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Obes Res. 2001 Apr;9(4):233-40.

Defining health-related obesity in prepubertal children.

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Departments of Nutrition Sciences and Human Studies, Division of Physiology and Metabolism, Clinical Nutrition Research Center, University of Alabama at Birmingham, 35294-3360, USA.



The purpose of this study was to develop percentage of fat and waist circumference cut-points in prepubertal children with the intention of defining obesity associated with cardiovascular disease (CVD) risk.


A cross-sectional analysis of 87 prepubertal children aged 4 to 11 years was used. Percentage of body fat was determined by DXA. Waist circumference was measured to the nearest millimeter. Receiver Operating Characteristic analyses of percentage of fat and waist circumference were used to develop cut-points for individuals with adverse levels of CVD risk factors.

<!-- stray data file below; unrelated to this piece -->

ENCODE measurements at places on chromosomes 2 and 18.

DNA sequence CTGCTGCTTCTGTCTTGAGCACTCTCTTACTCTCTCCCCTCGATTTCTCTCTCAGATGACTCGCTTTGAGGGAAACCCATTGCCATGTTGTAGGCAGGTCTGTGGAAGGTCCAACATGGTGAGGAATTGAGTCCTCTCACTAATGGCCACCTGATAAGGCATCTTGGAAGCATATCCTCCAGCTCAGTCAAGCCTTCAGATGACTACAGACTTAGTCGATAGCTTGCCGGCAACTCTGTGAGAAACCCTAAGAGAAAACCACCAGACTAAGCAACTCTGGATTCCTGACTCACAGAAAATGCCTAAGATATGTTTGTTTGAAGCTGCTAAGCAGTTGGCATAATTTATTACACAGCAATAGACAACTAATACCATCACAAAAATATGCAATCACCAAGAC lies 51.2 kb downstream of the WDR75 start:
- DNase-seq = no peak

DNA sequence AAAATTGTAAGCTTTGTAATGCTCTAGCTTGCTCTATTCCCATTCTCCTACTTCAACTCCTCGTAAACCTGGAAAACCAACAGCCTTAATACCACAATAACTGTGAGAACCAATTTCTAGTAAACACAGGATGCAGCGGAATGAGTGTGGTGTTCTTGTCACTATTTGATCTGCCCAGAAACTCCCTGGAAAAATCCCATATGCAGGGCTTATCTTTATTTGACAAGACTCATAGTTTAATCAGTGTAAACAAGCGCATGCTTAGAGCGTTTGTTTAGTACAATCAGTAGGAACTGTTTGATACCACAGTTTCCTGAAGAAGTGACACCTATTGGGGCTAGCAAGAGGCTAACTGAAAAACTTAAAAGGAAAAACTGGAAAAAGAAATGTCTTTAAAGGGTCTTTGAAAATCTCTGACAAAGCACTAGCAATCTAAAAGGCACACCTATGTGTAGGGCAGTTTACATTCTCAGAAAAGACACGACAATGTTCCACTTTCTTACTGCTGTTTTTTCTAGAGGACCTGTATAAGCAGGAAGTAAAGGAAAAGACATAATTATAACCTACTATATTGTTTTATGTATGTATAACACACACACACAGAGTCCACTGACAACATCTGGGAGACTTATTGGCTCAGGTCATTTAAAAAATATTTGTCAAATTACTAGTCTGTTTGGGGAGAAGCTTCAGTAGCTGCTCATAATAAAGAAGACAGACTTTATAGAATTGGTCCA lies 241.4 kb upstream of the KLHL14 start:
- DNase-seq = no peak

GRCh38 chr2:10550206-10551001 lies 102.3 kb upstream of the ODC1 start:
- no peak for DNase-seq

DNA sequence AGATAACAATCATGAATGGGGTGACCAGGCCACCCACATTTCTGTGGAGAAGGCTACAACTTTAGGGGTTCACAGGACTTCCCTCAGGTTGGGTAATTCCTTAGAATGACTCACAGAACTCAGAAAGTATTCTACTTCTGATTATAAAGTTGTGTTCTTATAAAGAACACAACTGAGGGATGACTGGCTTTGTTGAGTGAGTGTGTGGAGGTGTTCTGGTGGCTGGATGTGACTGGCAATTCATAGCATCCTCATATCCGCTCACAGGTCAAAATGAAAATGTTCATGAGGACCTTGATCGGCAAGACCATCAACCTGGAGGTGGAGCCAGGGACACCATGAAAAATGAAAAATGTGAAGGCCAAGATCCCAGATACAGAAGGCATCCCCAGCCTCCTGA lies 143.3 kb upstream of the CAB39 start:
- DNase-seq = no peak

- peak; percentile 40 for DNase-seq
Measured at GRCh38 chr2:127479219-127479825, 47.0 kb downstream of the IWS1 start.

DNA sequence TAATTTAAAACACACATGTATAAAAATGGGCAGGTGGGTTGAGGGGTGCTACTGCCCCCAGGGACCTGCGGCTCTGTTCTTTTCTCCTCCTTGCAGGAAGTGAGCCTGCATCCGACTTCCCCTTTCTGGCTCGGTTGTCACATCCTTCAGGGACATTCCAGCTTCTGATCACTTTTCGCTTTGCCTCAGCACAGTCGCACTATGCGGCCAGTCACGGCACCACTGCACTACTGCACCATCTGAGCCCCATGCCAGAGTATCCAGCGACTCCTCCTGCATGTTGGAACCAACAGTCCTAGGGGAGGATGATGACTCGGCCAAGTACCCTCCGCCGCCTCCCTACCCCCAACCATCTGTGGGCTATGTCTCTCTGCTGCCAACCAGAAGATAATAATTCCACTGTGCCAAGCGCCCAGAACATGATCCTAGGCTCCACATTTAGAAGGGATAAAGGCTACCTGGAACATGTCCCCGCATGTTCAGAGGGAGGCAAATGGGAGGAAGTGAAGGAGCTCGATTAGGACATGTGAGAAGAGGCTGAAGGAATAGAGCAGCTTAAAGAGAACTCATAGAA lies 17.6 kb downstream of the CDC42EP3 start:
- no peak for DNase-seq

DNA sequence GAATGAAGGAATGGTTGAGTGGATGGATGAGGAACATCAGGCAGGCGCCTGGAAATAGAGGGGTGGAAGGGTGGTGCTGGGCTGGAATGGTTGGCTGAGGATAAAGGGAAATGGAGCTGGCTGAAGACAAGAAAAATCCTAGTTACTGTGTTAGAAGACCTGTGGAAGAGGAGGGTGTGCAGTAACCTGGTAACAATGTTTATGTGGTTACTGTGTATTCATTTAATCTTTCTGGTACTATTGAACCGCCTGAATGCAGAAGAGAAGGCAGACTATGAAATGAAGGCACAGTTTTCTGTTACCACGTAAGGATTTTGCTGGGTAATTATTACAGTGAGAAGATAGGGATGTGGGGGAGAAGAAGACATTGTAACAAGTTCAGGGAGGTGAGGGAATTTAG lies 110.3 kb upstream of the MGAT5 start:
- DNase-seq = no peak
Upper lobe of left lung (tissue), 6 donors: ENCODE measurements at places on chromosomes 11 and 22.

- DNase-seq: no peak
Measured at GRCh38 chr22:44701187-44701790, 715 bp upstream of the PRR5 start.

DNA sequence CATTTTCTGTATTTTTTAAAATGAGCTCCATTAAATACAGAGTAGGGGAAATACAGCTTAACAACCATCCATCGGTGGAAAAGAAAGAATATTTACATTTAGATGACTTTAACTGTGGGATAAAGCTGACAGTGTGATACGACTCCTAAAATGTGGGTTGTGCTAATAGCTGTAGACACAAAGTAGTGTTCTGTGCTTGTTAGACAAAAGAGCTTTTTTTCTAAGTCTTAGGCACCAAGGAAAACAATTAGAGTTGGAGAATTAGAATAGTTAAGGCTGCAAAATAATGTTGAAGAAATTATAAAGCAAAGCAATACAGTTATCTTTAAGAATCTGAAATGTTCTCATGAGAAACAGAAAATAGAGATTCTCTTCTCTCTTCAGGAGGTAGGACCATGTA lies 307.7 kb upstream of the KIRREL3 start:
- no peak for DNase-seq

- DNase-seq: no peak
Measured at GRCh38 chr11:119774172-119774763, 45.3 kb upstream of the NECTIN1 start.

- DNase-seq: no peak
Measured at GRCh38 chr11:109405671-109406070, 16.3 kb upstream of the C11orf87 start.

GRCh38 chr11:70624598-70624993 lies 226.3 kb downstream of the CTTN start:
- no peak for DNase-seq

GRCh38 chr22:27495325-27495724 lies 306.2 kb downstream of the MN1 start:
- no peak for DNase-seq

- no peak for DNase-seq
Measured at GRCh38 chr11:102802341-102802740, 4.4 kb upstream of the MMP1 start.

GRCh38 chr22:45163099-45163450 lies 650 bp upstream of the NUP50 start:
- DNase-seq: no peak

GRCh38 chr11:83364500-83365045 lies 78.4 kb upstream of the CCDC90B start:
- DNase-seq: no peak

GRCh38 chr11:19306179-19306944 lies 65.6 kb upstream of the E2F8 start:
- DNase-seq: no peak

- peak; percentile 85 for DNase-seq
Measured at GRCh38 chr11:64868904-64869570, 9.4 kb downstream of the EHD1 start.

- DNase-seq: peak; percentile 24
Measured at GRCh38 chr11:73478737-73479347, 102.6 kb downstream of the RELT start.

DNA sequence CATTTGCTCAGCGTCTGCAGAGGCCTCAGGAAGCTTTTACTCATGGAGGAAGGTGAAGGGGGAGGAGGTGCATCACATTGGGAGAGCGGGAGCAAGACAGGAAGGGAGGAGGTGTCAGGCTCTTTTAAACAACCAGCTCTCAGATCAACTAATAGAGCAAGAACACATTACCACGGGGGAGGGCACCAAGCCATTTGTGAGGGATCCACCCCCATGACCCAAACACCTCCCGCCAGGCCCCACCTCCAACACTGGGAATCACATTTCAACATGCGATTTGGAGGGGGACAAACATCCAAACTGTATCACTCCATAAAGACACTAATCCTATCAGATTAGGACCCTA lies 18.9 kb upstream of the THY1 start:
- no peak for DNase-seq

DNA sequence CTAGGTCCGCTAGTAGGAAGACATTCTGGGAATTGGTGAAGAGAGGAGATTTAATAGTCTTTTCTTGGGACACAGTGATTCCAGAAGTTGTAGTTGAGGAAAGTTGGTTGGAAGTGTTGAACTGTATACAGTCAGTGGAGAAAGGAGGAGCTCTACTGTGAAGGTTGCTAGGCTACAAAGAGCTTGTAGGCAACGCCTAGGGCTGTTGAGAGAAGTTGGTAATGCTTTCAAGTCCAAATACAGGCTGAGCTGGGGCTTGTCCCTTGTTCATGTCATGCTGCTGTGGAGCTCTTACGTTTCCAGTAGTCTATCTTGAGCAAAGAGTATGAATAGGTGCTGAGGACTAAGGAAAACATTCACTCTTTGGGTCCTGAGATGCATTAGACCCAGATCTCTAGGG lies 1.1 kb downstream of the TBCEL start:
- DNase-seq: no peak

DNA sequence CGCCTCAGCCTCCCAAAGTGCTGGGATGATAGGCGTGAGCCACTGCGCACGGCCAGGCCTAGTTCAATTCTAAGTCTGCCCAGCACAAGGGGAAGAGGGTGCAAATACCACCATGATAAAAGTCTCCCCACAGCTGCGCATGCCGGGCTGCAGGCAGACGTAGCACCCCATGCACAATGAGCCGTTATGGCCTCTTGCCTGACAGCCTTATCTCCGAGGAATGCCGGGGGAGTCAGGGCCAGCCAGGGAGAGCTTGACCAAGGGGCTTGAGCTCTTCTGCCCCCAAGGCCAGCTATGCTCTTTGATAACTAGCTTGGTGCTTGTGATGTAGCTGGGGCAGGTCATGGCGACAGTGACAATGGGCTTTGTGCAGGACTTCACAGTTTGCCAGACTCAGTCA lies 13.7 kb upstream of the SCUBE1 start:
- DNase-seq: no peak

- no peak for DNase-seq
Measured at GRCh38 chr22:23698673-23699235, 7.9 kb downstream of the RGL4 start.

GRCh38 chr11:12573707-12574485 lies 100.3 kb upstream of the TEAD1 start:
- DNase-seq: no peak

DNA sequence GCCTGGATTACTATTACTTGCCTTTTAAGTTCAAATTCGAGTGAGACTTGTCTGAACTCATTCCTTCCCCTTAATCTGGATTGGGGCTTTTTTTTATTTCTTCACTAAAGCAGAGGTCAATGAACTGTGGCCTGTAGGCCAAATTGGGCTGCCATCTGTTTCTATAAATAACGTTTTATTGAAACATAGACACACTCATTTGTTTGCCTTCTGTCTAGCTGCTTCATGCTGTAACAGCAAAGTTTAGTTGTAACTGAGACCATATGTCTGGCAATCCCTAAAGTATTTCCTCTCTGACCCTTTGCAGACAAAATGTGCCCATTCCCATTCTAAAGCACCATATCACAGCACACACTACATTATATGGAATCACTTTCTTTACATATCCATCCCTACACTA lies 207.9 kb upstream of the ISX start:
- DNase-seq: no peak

The risk factors selected for analyses (i.e., fasting insulin, high-density lipoprotein cholesterol, low-density lipoprotein cholesterol, triglycerides, and total cholesterol/high-density lipoprotein cholesterol) were significantly related to percentage of body fat and waist circumference. Likelihood ratios were used to identify percentage of fat and waist circumference cut-points associated with adverse cardiovascular risk profiles. Two cut-points, an upper cut-point of 33% body fat and a lower cut-point of 20% body fat, were derived. Waist circumference cut-points indicative of adverse and normal risk-factor profiles were 71 cm and 61 cm, respectively.


The data indicate that children with > or =33% body fat and children with a waist circumference > or =71 cm were more likely to possess an adverse CVD risk-factor profile than a normal risk-factor profile. The likelihood of children with < 20% body fat or a waist circumference < 61 cm possessing an adverse CVD risk-factor profile as opposed to a normal risk-factor profile was small. The cut-points describe an adequate health-related definition of childhood obesity.

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